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Stefanie Hahner, Martin Fassnacht, Fabian Hammer, Markus Schammann, Dirk Weismann, Immo Alex Hansen, and Bruno Allolio

Objective: A serine protease from rat adrenal cortex was recently characterized and named adrenal secretory protease (AsP). AsP is expressed in the adrenal cortex and is capable of cleaving pro-γ-melanocyte-stimulating hormone (1-76 N-terminus of pro-opiomelanocortin) into fragments that act as adrenal mitogens. AsP may therefore play a crucial role in adrenal growth and tumourigenesis. The aim of this study was to further characterize the human homologue of AsP and its possible role in adrenal tumourigenesis.

Methods and results: Starting with the rat cDNA sequence of AsP we detected high homology to the catalytic C-terminus of the human airway trypsin-like protease (HAT). Further analysis revealed that the HAT gene is the human homologue of a long splice variant of AsP, which we recently described as rat airway trypsin-like serine protease 1. In contrast to rodents, no short isoform of HAT was found in humans due to a stop codon in exon 6 which prevents the expression of a short isoform. While high expression of HAT mRNA was found in the trachea and in the gastrointestinal tract, expression in the adrenal was only very weak. RT-PCR and real-time PCR analysis revealed a complex tissue expression pattern of HAT, indicating a role for this protease in multiple tissues. We further investigated HAT expression in five normal adrenal glands, 15 adrenocortical adenomas (five hormonally inactive adenomas, five aldosterone-producing adenomas and five cortisol-producing adenomas), nine adrenocortical carcinomas, five phaeochromocytomas and two adrenal hyperplasias. Weak HAT expression was detectable in only two out of five normal adrenal glands, in one out of twenty-four adrenocortical tumours and four out of five phaeochromocytomas. However, the expression in the adrenal tissue was several orders of magnitude lower than in the trachea. In addition, we could not detect any HAT transcripts in a sample of fetal adrenal.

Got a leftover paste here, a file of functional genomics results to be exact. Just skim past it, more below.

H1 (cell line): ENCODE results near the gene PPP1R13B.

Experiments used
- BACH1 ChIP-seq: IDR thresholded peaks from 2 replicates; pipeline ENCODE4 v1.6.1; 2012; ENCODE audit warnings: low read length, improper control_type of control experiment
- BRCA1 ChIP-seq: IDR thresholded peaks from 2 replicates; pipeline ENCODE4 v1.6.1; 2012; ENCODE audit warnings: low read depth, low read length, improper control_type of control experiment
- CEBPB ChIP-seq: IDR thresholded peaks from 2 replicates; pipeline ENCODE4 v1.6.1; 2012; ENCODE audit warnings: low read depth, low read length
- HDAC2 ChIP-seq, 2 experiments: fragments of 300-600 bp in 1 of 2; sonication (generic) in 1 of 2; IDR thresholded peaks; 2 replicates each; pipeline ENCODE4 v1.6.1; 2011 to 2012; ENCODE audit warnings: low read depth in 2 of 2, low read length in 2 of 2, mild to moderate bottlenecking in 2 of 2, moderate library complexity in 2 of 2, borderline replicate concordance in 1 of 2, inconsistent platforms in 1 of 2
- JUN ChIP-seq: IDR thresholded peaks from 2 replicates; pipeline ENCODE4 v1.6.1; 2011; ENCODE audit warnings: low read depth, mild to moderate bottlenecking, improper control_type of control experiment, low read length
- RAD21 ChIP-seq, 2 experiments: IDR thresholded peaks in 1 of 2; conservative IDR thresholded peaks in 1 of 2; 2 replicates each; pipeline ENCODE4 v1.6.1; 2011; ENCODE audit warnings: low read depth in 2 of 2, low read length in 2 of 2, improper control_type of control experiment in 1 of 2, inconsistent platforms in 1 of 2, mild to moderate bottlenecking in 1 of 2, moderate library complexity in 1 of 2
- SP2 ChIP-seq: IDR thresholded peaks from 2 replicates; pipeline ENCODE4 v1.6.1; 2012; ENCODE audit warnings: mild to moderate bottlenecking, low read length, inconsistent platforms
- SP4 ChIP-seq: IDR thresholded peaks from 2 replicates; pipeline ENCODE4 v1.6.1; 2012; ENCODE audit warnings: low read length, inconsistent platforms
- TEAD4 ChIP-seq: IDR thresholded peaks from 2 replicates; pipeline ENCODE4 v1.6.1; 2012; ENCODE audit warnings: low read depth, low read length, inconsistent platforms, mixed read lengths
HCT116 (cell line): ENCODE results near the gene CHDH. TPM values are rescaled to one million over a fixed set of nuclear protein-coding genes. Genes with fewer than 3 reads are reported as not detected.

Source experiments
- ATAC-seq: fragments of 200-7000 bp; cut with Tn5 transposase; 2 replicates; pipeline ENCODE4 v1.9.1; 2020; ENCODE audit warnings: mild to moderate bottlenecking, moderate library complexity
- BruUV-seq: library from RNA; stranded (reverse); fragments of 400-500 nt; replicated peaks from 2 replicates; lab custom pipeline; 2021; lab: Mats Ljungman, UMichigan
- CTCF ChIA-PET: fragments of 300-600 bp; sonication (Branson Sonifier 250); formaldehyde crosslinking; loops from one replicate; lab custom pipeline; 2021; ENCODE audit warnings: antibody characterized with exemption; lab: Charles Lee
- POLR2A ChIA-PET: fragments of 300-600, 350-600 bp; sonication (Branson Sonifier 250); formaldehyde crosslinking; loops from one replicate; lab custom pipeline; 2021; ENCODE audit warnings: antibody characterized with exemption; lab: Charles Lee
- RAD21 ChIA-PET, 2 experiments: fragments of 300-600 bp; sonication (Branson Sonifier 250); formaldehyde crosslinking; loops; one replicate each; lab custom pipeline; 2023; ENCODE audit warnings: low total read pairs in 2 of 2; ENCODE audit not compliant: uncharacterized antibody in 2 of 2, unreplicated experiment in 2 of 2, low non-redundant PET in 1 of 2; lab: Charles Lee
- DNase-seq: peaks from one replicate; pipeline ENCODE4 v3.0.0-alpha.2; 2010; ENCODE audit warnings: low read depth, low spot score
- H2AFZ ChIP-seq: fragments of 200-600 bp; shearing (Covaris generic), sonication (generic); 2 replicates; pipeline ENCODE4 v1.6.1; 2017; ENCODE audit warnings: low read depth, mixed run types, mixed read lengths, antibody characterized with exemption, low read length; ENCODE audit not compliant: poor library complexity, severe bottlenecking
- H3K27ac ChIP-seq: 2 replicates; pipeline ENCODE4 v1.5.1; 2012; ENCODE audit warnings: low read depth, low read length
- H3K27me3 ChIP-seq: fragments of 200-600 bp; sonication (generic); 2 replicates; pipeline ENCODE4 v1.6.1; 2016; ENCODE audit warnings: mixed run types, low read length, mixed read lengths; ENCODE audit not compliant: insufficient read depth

Conclusion: Gene structure and tissue distribution of HAT, the human homologue of the rat adrenal secretory protease AsP, reveal major interspecies differences. The observation of very low expression levels in normal adrenal tissue and adrenocortical tumours casts doubt about a role for HAT in the physiological and pathological growth of adrenocortical cells.